Friday, December 6, 2013

SEO is Finally Coming Full Circle Around All the Way Back to Regular Marketing. How to do SEO in 2014 Google updates PageRank.

When people ask me "why is your SEO different than others?" I never had to think about the answer because it was the ultimate terms of freedom I do an honest job and hard work pays off. I do the right way the first time. No cheating. No Black hats. With all the changes going on with Google search engine I always knew Marketing would return to its roots. Ask your SEOs question and make them show you proof of prior work. Call the previous clients. Keep in touch with them and ask them about anything that you have concerns with. 
Back to the point...
The latest trend in SEO seems to be change. Changes in the way Google evaluates signals, changes in the way brands are treated, changes in the way we all have to approach what optimization actually means in a new landscape.
The uncertainty of it all can turn any of us into some SEO version of Dr. Doofenshmirtz trying to take on a Google-shaped Platypus. Now, it’s not because we’re a bunch of inept fake-Germans with questionable accents. We’re smart, if maybe a little inevitably clueless about how to attain the ultimate victory over our foes. To arm ourselves we only have indicators, guides, and best practices but we don’t have silver bullets or a giant optimiz-inator to help us take over the world.

A Shifting Market

Search engines have always been a business. Their function is to help us navigate the vastness of the internet to find precisely what we are after. The fact that being at the top of the list could make someone a whole lot of money just presented an impetus to game the system. We focused on the quick wins and easy scores, because if you knew the right moves it was quick and relatively easy to play in the big 10. And then Google would make it rain.
It used to be amazing how frequently you’d see a whole first page of search results for a really popular product like sneakers, or jewelry that wouldn’t even include names you’d see at the mall. A lot of the established brands took their time embracing online marketing while small businesses sprung up and flourished on little more than SEO. But that time is over, and looking for anything now that is “quick” or “easy” is an exercise in both futility and frustration.

More Parts to the Equation

To quote my boss, links used to be the “800 pound gorilla in the room” when it came to rankings. Now, links may still be a sizable primate, but they’re not all that matters. There was, and in some cases still is a sort of perception that links are a magical elixir that the right one, in the right place, with the right anchor text means total rankings domination. But in any equation, both an augend and an addend are needed to make a sum. That means it has to be links plus other efforts to get a result. And honestly, it’s not even as simple as an addition problem.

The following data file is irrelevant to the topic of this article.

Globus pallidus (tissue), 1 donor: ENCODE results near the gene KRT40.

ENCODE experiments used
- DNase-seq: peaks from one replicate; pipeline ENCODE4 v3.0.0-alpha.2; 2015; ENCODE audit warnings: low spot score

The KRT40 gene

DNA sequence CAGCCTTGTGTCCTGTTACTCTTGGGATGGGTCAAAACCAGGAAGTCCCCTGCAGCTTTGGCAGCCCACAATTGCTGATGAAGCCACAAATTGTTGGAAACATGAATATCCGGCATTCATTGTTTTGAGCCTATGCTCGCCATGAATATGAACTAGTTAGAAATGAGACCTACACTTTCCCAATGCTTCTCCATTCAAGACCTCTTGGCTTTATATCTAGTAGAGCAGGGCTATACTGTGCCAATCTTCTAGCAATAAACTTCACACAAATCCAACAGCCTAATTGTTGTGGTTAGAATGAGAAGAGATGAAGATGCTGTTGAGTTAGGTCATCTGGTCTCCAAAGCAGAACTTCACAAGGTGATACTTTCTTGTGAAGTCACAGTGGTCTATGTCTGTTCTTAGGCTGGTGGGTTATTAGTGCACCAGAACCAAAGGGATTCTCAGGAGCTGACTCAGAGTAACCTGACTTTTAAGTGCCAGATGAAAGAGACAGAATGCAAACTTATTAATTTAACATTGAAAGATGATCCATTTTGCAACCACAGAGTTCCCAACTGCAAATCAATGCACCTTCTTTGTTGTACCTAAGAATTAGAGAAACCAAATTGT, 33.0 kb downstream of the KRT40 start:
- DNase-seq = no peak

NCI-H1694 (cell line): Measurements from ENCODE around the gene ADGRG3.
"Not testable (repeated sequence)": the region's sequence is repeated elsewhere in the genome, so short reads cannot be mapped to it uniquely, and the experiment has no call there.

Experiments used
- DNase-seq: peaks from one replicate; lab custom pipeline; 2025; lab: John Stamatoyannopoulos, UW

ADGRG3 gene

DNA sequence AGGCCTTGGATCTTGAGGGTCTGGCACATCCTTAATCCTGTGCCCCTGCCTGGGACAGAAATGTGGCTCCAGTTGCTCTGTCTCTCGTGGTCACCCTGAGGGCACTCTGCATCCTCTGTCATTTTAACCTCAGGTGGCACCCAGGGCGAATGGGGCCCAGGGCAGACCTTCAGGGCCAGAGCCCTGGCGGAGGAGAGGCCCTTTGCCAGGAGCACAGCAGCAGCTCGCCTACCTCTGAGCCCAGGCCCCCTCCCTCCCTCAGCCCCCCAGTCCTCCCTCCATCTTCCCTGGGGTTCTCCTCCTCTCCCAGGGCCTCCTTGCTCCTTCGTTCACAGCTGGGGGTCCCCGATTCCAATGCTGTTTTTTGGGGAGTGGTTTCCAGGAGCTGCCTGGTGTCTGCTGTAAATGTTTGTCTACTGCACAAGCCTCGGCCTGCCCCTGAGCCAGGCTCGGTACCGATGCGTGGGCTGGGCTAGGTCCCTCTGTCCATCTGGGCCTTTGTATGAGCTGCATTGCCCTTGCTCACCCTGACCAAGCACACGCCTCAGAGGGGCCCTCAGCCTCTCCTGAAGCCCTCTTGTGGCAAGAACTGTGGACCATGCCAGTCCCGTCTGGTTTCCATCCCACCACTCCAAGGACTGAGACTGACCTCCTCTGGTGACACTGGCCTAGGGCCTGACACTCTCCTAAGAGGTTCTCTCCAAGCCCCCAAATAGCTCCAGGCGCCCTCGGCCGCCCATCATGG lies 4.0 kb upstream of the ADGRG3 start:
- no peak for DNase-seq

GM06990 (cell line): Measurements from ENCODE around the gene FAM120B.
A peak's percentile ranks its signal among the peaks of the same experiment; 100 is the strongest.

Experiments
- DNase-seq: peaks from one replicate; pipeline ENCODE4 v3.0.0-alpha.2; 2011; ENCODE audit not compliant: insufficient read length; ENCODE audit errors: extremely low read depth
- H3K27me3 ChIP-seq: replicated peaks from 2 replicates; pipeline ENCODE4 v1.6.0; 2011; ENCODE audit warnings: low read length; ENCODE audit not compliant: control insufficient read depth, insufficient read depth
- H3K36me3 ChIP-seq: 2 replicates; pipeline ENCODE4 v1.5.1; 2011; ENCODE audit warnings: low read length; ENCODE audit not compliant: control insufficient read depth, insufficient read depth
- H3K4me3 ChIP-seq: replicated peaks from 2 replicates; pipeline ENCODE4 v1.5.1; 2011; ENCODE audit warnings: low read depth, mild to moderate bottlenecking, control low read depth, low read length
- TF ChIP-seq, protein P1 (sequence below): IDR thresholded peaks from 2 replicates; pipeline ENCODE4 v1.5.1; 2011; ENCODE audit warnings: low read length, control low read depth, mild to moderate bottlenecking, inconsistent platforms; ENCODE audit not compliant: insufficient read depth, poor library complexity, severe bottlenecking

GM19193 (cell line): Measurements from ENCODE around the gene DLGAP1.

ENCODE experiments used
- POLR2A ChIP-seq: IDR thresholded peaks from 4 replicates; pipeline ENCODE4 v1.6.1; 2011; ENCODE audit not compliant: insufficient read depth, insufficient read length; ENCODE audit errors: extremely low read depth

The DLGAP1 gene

This past year (and arguably for several years leading up to this) we’re dealing with problems that look a lot more like the kinds of complex algebraic equations that convinced me math was just evil by nature. Links matter. Technical SEO still matters (yes even though certain short cuts may be shut down, SEO is still alive and kicking), authorship is coming into play; in-depth articles have gotten their own schema. Then there are Social signals that can't be counted out, user data like CTR, return visitors aka customer loyalty, pogo sticking, and of course, his highness, king content that all factor in.
There may have been a time when links could push you forward in spite of these other factors. But the new math isn't; old links plus more links equals winning. There are more constants, more variables, the occasional exponent, some parentheses, and no scientific calculators to make it all easier. We have to do it the hard way.

Old School Marketing is the New Online Marketing

Sometimes moving forward means going all the way back to the beginning. For a time there was a real distinction between SEO and online marketing. SEO focused heavily on technical proficiency, but it also became an umbrella term for every trick, tactic and strategy for getting higher rankings. Even if the tricks are dying out the, technical aspects like speed, structure and optimized hierarchy still matter. That doesn't mean the definition of SEO is shrinking, just the opposite actually, its expanding, and quickly.
With the changes we've seen, I'd posit that brand power and recognition are very much a part of SEO, but they are also the foundation of marketing online and off. Even before the internet, if you wanted to sell your stuff, people had to know who you were.
So there came marketing, advertising, Madison Avenue, Don Drapers, and culture-changing sayings like “Where's the beef?” or “I'm not going to pay a lot for this Muffler.” They had to be creative and innovative. Then came Google and suddenly there was this whole other way of getting customers that didn't require creative ingenuity. All it took was taking advantage of the latest loophole before it got shut down. So the quest for that beautiful bounty of inbound buyers turned into a really ugly dog fight. But the need for more traditional marketing didn’t die.